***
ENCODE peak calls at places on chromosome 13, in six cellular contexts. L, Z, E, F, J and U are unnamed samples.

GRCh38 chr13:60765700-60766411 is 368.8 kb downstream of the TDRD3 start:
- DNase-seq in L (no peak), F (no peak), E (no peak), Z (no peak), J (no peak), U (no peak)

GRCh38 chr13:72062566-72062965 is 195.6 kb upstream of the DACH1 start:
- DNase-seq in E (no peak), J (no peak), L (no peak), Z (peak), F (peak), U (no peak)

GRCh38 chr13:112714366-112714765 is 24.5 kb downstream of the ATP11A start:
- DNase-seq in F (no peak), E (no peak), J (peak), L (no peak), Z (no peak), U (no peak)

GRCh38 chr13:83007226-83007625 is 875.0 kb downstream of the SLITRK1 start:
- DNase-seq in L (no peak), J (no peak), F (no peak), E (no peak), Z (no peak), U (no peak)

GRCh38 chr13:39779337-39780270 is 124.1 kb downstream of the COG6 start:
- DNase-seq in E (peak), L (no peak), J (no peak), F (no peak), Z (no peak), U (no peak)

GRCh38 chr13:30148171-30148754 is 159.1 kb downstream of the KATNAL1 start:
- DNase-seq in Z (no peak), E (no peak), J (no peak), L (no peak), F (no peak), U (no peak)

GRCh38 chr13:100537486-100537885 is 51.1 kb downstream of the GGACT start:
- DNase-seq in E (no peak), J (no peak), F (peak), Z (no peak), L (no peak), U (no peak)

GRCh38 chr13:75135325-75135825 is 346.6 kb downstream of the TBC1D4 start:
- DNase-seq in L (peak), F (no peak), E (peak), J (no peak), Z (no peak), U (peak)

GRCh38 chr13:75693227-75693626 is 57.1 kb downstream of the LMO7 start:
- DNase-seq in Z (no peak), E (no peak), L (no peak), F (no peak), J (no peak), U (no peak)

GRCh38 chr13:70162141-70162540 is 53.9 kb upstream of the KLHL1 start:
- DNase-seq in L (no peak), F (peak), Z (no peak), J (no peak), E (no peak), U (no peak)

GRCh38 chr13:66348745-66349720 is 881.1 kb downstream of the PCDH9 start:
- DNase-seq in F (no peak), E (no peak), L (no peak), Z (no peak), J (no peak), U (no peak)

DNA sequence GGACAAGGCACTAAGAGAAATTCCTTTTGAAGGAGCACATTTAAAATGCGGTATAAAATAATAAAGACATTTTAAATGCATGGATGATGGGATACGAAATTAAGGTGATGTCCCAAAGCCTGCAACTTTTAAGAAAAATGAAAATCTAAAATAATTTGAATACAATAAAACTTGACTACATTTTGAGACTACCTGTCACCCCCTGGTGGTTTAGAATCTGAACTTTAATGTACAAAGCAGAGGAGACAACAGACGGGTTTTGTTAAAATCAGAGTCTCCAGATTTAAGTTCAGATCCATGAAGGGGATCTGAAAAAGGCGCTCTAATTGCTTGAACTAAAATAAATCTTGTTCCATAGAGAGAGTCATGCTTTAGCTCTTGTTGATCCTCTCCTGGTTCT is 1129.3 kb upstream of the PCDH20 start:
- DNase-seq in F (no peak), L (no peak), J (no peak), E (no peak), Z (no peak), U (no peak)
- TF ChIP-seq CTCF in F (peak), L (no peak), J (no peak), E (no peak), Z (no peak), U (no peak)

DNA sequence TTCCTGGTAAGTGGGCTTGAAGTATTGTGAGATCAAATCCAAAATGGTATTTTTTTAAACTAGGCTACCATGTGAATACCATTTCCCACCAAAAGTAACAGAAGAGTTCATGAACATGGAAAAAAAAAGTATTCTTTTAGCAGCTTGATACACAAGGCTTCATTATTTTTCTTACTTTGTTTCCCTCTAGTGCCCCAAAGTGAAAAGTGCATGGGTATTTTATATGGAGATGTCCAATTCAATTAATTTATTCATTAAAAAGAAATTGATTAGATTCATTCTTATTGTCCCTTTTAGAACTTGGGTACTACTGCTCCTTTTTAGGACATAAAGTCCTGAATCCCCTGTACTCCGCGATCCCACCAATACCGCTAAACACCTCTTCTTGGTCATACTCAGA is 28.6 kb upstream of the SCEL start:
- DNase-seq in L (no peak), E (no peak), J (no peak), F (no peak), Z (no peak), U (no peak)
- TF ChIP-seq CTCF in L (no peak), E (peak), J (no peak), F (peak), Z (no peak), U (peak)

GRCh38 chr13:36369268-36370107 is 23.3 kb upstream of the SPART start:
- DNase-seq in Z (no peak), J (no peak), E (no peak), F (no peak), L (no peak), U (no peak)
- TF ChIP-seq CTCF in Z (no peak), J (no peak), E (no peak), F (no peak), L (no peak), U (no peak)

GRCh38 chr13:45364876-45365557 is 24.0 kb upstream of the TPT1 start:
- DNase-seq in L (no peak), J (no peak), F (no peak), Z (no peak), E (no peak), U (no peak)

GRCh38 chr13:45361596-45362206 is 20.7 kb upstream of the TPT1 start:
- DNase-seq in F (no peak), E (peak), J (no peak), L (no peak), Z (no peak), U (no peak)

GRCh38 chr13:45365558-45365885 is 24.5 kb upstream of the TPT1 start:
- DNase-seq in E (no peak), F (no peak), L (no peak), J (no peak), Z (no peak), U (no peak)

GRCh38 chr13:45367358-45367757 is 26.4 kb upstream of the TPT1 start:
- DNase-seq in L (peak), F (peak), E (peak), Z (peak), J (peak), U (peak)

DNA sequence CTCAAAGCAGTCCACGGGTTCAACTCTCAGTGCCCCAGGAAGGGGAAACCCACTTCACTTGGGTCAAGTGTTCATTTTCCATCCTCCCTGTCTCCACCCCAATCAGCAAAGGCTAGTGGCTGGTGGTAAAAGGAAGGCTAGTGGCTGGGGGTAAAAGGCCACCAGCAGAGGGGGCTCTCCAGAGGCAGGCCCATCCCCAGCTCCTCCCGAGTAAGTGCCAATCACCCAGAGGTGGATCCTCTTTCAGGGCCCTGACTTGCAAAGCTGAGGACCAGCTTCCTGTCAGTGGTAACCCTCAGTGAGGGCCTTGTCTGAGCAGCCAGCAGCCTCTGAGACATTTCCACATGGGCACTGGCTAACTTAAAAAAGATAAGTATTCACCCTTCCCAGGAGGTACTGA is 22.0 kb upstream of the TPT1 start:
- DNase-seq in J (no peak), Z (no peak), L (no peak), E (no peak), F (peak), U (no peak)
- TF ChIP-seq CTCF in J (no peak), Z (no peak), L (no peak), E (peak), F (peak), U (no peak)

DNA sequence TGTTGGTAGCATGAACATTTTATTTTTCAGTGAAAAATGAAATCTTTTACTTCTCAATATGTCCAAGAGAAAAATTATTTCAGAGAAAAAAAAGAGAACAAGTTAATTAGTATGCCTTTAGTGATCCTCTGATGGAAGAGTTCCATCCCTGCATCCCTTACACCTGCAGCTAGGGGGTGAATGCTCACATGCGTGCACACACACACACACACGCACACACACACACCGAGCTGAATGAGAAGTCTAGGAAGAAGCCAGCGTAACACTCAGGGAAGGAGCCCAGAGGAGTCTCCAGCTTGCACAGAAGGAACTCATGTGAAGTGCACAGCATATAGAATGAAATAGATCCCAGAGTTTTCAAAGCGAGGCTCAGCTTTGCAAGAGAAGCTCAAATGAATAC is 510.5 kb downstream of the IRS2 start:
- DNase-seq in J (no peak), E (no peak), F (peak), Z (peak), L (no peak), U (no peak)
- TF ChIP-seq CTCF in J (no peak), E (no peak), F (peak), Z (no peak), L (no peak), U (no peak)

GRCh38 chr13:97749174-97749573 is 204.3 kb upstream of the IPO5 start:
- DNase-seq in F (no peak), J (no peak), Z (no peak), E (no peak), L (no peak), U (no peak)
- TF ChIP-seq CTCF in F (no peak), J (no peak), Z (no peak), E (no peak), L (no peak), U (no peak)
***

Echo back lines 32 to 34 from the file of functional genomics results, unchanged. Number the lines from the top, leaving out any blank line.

- TF ChIP-seq CTCF in Z (no peak), J (no peak), E (no peak), F (no peak), L (no peak), U (no peak)

GRCh38 chr13:45364876-45365557 is 24.0 kb upstream of the TPT1 start:
- DNase-seq in L (no peak), J (no peak), F (no peak), Z (no peak), E (no peak), U (no peak)